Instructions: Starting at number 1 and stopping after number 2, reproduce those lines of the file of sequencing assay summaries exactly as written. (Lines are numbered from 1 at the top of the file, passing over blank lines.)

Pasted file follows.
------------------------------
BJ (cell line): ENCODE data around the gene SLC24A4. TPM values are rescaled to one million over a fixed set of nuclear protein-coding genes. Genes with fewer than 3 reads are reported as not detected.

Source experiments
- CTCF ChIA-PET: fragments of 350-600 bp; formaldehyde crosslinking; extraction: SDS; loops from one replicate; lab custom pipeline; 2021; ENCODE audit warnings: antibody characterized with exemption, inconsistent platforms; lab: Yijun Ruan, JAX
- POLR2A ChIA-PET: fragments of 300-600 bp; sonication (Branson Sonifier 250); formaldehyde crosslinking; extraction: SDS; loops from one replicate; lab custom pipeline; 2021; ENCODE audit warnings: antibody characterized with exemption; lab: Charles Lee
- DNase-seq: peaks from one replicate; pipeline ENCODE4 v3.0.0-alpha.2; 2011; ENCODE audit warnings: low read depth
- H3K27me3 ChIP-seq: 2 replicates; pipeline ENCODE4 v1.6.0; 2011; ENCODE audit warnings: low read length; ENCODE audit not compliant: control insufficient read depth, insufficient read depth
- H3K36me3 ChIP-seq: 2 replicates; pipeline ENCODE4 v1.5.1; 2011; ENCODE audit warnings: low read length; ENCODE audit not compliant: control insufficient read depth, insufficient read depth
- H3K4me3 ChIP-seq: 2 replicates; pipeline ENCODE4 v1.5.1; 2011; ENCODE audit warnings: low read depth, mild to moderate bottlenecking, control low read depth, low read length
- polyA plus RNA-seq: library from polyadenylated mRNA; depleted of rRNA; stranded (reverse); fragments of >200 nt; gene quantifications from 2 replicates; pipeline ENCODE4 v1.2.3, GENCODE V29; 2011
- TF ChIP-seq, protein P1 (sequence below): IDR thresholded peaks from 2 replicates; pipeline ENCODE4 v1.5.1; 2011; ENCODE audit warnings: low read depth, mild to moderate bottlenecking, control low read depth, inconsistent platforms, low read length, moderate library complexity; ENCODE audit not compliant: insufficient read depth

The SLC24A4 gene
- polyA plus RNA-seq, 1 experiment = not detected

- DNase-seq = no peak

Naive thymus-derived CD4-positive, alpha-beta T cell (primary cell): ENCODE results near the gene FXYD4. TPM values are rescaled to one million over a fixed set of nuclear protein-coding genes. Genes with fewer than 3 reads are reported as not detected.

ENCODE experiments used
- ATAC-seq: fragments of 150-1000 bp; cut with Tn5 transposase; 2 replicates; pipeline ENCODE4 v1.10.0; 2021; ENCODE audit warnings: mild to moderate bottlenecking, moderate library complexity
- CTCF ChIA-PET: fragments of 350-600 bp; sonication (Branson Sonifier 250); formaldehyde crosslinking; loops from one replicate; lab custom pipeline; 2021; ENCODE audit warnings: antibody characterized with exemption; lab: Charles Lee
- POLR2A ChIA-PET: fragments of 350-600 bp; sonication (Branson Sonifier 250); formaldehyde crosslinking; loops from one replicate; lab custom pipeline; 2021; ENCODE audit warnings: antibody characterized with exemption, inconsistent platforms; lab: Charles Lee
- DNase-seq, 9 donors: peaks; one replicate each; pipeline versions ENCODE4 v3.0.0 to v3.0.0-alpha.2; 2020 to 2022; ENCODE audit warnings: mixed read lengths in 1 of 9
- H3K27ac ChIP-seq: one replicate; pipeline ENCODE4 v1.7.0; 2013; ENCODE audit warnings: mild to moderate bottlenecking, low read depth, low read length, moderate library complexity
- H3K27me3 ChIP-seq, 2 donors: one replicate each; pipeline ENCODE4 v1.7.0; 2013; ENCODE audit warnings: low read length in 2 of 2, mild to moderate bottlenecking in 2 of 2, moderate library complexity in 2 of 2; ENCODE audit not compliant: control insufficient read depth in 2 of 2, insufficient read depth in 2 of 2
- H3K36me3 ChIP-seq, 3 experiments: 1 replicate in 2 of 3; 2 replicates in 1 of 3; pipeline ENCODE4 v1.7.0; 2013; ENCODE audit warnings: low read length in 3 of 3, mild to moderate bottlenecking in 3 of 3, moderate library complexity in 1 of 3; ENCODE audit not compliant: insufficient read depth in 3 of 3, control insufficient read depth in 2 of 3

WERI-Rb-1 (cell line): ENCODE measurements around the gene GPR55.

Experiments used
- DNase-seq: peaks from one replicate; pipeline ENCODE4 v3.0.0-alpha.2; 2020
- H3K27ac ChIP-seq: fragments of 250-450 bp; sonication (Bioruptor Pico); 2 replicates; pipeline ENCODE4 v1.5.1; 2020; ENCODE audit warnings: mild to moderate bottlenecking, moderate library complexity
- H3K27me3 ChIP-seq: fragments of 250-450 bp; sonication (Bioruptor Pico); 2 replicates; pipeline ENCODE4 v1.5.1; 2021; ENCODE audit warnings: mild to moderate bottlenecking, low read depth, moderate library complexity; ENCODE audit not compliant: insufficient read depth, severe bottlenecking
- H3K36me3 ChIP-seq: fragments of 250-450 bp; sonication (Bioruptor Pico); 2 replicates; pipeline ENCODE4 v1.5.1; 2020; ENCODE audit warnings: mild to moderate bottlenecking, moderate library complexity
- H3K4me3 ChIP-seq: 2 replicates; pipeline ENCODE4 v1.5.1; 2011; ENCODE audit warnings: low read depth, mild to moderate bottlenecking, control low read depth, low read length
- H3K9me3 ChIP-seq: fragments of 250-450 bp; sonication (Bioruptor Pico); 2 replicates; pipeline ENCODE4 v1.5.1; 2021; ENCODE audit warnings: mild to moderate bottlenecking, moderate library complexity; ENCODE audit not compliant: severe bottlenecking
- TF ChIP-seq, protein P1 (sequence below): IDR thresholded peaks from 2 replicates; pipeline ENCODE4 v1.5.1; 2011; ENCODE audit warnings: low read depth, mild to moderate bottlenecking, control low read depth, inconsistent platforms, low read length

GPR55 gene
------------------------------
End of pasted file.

BJ (cell line): ENCODE data around the gene SLC24A4. TPM values are rescaled to one million over a fixed set of nuclear protein-coding genes. Genes with fewer than 3 reads are reported as not detected.

Source experiments